One Giant Leap for Timekeeping: NASA to Develop Coordinated Lunar Time

The White House has urged the United States space agency NASA to spearhead the development of a new time zone specifically tailored for the Moon – Coordinated Lunar Time.

In a bid to streamline lunar exploration efforts, the White House has urged the United States space agency NASA to spearhead the development of a new time zone specifically tailored for the Moon – Coordinated Lunar Time (LTC).

This initiative comes in response to the peculiar gravitational conditions on the Moon, where time moves faster relative to Earth, advancing by 58.7 microseconds each day. While seemingly negligible, this time differential poses significant challenges in synchronizing spacecraft operations.

The US government envisions LTC as a crucial tool in ensuring the harmony of both national and private endeavors aimed at lunar exploration. Speaking on BBC Radio 4’s Today program, Professor Catherine Heymans, Scotland’s Astronomer Royal, underscored the significance of gravitational variances in temporal dynamics across the universe.

She explained, “This fundamental theory of gravity in our Universe has an important consequence that time runs differently in different places in the Universe. The gravity on the Moon is slightly weaker, and the clocks run differently.”

Currently, time measurement on Earth relies on a network of atomic clocks distributed worldwide, meticulously tracking time to the nanosecond by monitoring atomic energy states. However, if these clocks were relocated to the Moon, they would gradually deviate, accruing a discrepancy of one second over 50 years.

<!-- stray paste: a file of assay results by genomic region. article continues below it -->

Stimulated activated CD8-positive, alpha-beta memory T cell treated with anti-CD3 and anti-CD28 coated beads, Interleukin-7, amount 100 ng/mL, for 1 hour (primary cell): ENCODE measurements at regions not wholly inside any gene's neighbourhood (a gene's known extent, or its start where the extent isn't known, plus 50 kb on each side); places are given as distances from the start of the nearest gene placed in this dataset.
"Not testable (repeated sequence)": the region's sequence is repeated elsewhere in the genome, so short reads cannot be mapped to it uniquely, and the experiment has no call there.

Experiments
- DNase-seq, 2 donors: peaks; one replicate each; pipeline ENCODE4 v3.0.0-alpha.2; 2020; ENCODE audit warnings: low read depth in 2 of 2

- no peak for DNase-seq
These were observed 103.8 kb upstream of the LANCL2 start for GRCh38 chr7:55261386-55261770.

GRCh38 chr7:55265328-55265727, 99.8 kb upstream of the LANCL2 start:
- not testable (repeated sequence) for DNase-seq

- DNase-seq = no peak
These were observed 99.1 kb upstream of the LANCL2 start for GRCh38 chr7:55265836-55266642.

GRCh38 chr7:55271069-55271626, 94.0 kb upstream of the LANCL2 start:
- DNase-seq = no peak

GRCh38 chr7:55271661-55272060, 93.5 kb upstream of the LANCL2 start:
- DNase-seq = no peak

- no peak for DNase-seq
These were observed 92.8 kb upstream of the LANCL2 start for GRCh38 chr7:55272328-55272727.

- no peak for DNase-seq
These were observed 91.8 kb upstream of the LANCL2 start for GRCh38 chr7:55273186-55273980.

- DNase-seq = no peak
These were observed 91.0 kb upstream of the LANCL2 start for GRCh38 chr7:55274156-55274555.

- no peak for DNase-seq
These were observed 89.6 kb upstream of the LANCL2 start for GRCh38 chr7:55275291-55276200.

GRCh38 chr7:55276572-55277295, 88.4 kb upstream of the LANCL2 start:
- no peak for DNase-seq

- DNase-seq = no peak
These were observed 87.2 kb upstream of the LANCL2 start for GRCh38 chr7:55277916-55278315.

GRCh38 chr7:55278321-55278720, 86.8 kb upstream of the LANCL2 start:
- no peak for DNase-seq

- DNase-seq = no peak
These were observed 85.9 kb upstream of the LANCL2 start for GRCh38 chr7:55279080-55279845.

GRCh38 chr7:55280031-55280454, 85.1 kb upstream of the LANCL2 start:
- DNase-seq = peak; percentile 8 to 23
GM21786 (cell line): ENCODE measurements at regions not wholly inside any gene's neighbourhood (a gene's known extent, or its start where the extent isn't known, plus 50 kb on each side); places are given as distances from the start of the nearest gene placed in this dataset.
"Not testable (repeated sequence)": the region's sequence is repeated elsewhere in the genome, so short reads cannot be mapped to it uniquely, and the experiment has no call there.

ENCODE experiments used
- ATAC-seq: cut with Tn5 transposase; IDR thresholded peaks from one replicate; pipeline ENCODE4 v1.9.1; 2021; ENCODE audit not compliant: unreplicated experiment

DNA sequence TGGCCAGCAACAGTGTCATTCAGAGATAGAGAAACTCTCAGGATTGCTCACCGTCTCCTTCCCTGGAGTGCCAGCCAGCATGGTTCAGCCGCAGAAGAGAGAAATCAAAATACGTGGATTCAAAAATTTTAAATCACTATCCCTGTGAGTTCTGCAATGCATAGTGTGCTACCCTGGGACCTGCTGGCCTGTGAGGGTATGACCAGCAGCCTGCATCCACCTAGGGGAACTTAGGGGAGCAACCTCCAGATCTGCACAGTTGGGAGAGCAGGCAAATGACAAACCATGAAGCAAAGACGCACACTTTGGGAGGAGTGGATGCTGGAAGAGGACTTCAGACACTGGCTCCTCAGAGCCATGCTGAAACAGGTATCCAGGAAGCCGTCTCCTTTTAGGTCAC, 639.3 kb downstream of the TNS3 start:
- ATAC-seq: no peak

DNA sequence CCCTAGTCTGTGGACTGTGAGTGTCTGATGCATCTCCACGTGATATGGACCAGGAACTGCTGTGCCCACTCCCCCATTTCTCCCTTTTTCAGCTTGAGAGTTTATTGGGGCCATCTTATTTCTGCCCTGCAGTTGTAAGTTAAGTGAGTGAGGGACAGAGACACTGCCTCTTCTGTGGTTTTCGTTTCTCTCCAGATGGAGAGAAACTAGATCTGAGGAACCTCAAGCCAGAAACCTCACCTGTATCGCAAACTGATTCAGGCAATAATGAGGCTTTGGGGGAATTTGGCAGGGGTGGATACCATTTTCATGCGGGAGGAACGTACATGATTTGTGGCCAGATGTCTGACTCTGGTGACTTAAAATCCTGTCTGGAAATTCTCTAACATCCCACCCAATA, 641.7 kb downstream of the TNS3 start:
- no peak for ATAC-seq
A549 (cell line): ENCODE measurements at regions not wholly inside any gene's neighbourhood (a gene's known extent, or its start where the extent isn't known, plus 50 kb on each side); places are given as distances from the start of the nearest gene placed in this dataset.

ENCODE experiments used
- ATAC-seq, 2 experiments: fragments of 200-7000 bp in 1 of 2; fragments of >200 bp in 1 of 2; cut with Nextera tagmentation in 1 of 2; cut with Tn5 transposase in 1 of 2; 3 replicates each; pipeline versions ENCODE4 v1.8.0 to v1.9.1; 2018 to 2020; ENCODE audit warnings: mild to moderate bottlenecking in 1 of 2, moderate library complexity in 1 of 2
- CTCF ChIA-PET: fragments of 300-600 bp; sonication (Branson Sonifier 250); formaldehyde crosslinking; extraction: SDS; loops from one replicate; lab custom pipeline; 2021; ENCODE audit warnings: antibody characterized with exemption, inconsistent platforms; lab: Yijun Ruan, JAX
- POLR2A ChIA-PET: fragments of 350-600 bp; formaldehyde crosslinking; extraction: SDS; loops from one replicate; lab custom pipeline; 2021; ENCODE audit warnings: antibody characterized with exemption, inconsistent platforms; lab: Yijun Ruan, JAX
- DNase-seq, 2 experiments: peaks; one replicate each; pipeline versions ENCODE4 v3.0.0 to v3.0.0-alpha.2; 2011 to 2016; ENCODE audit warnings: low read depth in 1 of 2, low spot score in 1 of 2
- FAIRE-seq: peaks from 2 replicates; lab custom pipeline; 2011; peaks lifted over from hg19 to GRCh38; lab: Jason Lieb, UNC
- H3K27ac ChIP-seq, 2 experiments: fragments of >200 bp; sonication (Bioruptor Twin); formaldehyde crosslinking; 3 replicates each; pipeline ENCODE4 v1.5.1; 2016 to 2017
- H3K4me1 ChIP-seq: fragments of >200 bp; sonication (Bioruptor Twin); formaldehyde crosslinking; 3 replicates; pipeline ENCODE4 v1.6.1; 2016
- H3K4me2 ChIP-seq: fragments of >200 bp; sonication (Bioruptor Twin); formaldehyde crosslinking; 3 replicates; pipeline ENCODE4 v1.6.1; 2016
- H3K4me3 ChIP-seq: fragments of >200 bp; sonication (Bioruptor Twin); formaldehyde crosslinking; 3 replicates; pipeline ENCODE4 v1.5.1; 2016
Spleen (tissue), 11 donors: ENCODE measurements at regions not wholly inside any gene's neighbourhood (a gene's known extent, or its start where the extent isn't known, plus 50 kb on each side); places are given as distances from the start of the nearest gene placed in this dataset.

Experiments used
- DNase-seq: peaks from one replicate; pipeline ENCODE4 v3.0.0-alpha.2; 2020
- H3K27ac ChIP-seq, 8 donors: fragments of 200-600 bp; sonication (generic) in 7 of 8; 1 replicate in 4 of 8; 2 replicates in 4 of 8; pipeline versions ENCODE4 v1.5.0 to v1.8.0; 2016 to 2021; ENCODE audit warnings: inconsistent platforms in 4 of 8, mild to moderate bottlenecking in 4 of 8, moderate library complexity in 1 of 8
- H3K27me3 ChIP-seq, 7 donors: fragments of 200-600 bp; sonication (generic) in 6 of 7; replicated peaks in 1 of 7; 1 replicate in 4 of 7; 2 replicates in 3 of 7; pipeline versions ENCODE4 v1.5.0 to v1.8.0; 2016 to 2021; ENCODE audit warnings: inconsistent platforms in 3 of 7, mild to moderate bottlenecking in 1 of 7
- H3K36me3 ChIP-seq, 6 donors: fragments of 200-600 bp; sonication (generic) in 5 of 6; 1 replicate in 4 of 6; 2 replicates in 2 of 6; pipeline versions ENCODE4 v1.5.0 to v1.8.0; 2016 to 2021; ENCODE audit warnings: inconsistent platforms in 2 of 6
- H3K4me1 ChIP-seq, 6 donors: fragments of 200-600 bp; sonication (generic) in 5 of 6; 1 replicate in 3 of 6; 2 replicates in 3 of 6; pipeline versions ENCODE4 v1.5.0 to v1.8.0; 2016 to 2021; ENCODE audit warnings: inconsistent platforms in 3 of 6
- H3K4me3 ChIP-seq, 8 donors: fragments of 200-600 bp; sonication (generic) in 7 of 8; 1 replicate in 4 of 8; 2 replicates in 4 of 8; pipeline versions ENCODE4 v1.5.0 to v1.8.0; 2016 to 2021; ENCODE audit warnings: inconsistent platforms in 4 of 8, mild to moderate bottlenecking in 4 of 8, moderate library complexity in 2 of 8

Kevin Coggins, NASA’s top communications and navigation official, emphasized the necessity of adapting timekeeping mechanisms to celestial bodies, stating, “An atomic clock on the Moon will tick at a different rate than a clock on Earth. It makes sense that when you go to another body, like the Moon or Mars, that each one gets its own heartbeat.”

NASA is not alone in this endeavor, as the European Space Agency has been concurrently developing its own lunar time system. The establishment of a unified lunar time framework requires international consensus and a centralized coordinating authority, akin to the International Bureau of Weights and Measures, which governs time standards on Earth.

Presently, the International Space Station utilizes Coordinated Universal Time due to its low orbit around Earth. Agreeing on the commencement and extension of the new lunar time zone remains a pivotal aspect of the collaborative effort.

The urgency for LTC implementation stems from the impending Artemis-3 mission, slated for 2026, marking the first human return to the Moon’s surface since Apollo 17 in 1972. Artemis-3 aims to touchdown at the lunar south pole, a region believed to harbor extensive reserves of water-ice within perpetually shadowed craters.

The success of Artemis-3 hinges on precision navigation down to the nanosecond, crucial for avoiding navigational errors that could jeopardize spacecraft trajectories. Moreover, as numerous national and private missions converge on lunar exploration, cohesive time coordination is imperative to facilitate seamless data exchange and communication between spacecraft, satellites, and Earth.

As efforts intensify to unlock the mysteries of the Moon, the establishment of Coordinated Lunar Time emerges as a pivotal step towards harmonizing global lunar exploration endeavors, ensuring efficient and collaborative progress in humanity’s celestial pursuits.